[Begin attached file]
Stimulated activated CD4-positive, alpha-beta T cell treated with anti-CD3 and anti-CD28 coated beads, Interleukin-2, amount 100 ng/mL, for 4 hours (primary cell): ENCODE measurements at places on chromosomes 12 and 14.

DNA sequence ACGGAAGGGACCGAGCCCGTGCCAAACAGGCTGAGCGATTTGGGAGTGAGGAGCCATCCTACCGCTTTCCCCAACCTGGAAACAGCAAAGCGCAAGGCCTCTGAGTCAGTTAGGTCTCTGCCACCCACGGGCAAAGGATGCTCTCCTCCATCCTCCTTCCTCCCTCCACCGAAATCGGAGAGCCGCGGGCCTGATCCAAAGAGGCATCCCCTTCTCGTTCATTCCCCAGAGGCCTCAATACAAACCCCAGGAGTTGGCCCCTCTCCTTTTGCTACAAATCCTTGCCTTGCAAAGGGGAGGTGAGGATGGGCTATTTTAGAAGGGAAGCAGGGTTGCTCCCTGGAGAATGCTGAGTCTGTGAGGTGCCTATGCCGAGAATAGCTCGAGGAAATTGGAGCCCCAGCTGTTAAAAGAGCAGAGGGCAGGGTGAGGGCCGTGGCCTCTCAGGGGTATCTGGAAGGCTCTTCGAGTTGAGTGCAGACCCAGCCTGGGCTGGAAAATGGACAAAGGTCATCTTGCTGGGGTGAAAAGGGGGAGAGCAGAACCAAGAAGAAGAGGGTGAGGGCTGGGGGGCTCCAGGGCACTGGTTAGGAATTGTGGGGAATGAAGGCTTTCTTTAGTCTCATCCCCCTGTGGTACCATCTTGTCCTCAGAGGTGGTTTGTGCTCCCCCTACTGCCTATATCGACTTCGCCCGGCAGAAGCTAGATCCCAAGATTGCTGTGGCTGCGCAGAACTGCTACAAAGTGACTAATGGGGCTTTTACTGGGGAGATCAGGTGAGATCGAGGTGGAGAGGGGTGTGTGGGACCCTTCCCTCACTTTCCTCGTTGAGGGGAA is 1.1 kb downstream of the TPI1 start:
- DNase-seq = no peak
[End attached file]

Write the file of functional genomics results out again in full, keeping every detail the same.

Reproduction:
Stimulated activated CD4-positive, alpha-beta T cell treated with anti-CD3 and anti-CD28 coated beads, Interleukin-2, amount 100 ng/mL, for 4 hours (primary cell): ENCODE measurements at places on chromosomes 12 and 14.

DNA sequence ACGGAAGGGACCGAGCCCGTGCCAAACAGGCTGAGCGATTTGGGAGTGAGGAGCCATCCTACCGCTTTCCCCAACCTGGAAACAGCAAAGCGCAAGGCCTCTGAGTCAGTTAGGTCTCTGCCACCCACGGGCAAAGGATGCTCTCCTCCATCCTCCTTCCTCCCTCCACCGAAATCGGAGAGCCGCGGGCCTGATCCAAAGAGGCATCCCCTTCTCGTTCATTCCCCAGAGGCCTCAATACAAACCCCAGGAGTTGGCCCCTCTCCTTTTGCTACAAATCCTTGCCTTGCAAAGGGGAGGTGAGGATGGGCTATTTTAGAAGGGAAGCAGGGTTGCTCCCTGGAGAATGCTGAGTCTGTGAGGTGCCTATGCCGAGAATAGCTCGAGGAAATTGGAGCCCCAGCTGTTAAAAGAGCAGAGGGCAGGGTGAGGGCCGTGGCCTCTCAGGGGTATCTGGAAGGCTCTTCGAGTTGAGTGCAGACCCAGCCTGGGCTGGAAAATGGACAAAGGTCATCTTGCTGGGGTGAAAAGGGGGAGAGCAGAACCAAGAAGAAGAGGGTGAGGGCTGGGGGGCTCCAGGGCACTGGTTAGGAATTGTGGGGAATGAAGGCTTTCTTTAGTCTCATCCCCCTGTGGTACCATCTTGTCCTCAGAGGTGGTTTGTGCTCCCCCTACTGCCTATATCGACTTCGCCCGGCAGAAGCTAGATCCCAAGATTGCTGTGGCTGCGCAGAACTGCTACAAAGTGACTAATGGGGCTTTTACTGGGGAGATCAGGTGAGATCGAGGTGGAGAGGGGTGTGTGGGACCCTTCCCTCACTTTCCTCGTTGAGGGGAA is 1.1 kb downstream of the TPI1 start:
- DNase-seq = no peak